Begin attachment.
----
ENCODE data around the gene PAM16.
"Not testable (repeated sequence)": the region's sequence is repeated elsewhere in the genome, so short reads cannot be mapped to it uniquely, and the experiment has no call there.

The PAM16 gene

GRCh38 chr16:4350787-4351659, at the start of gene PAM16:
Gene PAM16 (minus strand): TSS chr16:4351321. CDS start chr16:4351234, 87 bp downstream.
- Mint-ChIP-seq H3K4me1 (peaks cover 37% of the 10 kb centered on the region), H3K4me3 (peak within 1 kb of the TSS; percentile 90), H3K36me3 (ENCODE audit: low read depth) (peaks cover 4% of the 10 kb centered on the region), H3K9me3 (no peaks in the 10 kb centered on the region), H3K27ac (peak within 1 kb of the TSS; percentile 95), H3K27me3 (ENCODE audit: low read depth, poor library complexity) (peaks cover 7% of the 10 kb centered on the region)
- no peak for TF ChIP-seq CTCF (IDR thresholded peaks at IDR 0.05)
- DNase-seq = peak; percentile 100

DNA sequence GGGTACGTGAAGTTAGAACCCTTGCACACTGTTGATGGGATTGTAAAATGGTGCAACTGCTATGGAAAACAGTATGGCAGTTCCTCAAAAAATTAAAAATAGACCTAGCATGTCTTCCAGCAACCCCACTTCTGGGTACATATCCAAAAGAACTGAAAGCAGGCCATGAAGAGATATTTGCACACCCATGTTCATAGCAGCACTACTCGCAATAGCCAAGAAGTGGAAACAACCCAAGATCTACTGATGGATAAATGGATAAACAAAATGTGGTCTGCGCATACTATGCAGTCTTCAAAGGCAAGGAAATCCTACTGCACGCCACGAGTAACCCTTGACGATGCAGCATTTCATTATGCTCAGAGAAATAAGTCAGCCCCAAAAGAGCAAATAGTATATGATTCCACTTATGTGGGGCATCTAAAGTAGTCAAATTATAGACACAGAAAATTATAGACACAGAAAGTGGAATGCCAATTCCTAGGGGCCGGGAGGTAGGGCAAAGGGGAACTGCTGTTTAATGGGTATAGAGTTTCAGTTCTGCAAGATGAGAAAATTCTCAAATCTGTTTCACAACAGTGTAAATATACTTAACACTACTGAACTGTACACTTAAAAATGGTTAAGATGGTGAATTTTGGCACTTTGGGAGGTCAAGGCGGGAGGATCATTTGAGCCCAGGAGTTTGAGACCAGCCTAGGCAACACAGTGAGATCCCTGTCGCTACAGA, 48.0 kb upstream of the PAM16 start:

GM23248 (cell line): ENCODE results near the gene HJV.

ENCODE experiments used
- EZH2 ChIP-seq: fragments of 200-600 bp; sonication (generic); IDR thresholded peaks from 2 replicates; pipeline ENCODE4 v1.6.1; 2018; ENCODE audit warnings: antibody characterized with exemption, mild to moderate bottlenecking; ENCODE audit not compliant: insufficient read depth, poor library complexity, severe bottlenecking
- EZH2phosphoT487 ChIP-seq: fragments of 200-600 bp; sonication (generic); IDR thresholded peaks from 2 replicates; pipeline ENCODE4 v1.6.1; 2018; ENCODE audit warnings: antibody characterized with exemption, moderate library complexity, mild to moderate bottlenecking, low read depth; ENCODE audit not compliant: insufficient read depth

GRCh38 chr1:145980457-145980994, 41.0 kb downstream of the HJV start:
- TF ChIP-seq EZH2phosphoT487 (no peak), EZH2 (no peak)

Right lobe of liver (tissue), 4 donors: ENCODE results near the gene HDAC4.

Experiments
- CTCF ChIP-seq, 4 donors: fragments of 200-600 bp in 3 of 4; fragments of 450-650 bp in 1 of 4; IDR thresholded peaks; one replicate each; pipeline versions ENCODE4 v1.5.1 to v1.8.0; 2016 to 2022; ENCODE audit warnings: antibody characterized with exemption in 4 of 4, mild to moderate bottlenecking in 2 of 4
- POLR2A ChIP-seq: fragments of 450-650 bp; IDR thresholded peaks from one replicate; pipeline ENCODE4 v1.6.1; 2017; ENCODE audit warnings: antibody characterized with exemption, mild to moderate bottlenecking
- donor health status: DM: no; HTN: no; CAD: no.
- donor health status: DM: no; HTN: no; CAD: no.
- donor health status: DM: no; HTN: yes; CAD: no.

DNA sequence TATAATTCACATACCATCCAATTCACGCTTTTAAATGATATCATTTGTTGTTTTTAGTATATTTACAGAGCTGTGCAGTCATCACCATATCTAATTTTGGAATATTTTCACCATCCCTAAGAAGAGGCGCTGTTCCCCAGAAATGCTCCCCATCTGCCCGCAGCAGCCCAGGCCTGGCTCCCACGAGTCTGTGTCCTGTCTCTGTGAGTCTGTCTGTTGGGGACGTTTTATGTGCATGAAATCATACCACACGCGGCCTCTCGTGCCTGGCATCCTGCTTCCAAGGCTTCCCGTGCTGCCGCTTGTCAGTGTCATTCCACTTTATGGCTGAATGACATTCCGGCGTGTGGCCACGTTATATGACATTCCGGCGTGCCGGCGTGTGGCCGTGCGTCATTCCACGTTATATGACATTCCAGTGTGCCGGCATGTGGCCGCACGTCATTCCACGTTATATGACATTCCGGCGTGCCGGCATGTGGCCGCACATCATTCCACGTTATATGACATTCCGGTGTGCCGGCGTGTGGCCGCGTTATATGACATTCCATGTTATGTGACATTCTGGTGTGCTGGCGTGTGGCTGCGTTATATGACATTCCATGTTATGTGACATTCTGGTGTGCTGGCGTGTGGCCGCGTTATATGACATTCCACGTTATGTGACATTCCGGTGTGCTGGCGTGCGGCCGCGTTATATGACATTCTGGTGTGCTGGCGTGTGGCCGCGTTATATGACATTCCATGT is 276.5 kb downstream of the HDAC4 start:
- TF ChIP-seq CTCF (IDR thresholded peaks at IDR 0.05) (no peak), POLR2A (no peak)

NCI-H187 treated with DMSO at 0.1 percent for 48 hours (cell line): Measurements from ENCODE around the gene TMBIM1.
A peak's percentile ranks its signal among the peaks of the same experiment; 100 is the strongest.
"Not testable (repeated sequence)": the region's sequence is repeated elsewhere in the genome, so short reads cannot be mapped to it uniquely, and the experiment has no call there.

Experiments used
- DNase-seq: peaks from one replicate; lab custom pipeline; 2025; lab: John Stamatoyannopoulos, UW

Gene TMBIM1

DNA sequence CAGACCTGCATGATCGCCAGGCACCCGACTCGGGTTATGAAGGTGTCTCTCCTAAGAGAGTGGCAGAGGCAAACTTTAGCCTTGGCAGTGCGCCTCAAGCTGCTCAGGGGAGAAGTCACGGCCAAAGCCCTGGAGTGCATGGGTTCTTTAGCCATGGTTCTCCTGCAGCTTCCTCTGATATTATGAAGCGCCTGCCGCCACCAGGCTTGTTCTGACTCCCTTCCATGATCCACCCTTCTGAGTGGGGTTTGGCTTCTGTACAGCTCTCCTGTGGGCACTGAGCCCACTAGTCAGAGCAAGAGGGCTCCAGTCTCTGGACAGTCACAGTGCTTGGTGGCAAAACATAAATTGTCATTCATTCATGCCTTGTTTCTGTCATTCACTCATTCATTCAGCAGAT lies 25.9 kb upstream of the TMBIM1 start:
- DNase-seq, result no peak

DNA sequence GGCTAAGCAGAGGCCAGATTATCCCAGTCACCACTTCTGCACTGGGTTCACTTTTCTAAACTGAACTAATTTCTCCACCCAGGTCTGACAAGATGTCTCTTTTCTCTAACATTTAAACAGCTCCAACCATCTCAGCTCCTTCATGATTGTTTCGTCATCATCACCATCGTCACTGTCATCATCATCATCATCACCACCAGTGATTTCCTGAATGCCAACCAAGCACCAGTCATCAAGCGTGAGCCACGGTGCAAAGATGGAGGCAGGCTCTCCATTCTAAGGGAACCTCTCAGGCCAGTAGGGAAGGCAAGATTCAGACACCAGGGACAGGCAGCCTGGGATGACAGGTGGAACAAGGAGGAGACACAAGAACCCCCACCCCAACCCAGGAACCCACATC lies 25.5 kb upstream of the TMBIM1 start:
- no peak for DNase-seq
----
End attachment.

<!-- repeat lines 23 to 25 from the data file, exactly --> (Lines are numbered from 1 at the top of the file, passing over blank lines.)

DNA sequence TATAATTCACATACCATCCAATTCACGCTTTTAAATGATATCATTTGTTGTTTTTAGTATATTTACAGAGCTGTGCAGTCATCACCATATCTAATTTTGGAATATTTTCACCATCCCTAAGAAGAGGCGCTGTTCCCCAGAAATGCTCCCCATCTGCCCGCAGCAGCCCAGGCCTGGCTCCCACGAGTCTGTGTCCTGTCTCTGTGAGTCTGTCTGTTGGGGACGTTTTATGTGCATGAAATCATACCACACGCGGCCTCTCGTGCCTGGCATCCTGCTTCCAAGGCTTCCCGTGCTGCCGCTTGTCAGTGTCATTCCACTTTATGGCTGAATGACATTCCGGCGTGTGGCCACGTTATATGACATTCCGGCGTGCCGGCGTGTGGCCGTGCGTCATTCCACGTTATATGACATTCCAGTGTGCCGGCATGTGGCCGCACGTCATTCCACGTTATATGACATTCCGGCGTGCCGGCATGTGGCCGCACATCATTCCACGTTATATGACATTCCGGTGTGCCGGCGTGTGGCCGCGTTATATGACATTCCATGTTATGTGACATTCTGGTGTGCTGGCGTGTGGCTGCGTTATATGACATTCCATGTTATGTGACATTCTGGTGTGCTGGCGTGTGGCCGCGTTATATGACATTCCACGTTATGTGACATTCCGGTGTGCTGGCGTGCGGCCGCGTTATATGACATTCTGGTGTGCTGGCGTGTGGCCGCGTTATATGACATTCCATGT is 276.5 kb downstream of the HDAC4 start:
- TF ChIP-seq CTCF (IDR thresholded peaks at IDR 0.05) (no peak), POLR2A (no peak)

NCI-H187 treated with DMSO at 0.1 percent for 48 hours (cell line): Measurements from ENCODE around the gene TMBIM1.